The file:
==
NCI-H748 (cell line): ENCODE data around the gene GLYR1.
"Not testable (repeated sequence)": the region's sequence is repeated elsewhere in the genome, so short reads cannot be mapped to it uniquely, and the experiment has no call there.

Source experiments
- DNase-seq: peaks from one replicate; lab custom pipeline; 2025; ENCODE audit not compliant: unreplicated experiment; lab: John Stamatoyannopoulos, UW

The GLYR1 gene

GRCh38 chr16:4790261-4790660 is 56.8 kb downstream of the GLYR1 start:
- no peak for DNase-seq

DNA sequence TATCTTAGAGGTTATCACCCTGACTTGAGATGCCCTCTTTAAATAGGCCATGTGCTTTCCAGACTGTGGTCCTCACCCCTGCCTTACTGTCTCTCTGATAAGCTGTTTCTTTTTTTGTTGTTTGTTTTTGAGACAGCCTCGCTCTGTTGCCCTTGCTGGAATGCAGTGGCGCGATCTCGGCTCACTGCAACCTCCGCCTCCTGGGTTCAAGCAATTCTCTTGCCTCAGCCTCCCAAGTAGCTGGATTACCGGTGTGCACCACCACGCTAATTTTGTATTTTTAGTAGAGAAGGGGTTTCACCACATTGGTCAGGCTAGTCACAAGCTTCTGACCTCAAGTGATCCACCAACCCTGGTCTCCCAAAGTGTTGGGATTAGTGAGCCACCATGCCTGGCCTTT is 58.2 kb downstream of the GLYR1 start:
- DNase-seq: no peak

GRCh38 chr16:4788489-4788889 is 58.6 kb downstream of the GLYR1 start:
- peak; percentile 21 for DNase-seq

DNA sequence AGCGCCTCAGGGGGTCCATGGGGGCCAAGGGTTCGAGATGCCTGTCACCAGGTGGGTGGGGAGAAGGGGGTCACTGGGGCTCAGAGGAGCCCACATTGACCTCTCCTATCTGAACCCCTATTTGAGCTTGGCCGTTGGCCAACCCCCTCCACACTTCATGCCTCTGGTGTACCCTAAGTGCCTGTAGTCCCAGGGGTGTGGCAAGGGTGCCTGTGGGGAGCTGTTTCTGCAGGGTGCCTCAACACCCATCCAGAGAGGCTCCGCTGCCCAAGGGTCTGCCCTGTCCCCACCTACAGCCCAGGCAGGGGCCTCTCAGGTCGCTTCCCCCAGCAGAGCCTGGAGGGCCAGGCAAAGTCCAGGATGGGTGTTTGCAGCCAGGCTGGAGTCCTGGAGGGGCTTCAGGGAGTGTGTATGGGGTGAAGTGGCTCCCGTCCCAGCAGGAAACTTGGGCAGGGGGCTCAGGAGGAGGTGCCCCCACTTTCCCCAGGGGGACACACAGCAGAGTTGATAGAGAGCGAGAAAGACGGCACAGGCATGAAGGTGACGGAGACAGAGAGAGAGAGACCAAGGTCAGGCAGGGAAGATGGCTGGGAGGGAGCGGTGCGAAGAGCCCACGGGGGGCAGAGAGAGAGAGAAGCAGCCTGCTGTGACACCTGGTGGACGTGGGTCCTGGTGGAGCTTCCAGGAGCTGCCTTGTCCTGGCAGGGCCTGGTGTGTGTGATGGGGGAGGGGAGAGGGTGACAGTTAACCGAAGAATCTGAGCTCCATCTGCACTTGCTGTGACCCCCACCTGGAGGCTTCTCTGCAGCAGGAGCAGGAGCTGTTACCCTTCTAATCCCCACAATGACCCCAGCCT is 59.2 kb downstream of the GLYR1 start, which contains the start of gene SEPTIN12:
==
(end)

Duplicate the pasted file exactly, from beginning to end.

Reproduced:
NCI-H748 (cell line): ENCODE data around the gene GLYR1.
"Not testable (repeated sequence)": the region's sequence is repeated elsewhere in the genome, so short reads cannot be mapped to it uniquely, and the experiment has no call there.

Source experiments
- DNase-seq: peaks from one replicate; lab custom pipeline; 2025; ENCODE audit not compliant: unreplicated experiment; lab: John Stamatoyannopoulos, UW

The GLYR1 gene

GRCh38 chr16:4790261-4790660 is 56.8 kb downstream of the GLYR1 start:
- no peak for DNase-seq

DNA sequence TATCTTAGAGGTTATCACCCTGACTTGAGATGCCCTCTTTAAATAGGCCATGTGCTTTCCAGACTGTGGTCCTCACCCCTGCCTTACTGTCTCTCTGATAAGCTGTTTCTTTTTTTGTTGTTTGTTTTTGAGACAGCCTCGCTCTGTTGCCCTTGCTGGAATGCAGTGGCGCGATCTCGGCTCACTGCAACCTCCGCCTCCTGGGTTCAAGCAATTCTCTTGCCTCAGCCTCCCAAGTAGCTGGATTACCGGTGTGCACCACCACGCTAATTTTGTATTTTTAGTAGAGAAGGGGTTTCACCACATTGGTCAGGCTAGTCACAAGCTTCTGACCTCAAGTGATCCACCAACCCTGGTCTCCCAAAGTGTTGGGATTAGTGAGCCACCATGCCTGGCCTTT is 58.2 kb downstream of the GLYR1 start:
- DNase-seq: no peak

GRCh38 chr16:4788489-4788889 is 58.6 kb downstream of the GLYR1 start:
- peak; percentile 21 for DNase-seq

DNA sequence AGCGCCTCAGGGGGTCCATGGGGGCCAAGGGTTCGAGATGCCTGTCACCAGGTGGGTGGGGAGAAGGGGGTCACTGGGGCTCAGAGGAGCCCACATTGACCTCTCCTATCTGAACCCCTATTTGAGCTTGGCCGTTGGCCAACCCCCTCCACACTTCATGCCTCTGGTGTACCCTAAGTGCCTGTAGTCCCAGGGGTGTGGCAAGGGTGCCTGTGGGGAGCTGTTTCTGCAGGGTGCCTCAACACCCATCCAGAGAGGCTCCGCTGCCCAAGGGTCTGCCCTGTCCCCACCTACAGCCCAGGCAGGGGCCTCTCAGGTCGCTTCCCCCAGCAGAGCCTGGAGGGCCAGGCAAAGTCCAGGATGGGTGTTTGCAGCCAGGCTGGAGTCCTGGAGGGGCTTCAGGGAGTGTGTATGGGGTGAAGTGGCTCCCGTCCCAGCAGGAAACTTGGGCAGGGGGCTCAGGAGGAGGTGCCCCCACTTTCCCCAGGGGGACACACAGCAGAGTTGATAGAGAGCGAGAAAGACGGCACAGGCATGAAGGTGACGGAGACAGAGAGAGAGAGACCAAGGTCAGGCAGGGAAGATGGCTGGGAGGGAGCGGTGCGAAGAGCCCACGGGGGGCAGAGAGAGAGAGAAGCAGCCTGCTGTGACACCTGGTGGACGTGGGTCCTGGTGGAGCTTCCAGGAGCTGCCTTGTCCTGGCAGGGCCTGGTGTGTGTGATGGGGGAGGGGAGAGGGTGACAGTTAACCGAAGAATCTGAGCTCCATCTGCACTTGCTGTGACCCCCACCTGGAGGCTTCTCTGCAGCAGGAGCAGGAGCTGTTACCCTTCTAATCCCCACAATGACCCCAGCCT is 59.2 kb downstream of the GLYR1 start, which contains the start of gene SEPTIN12: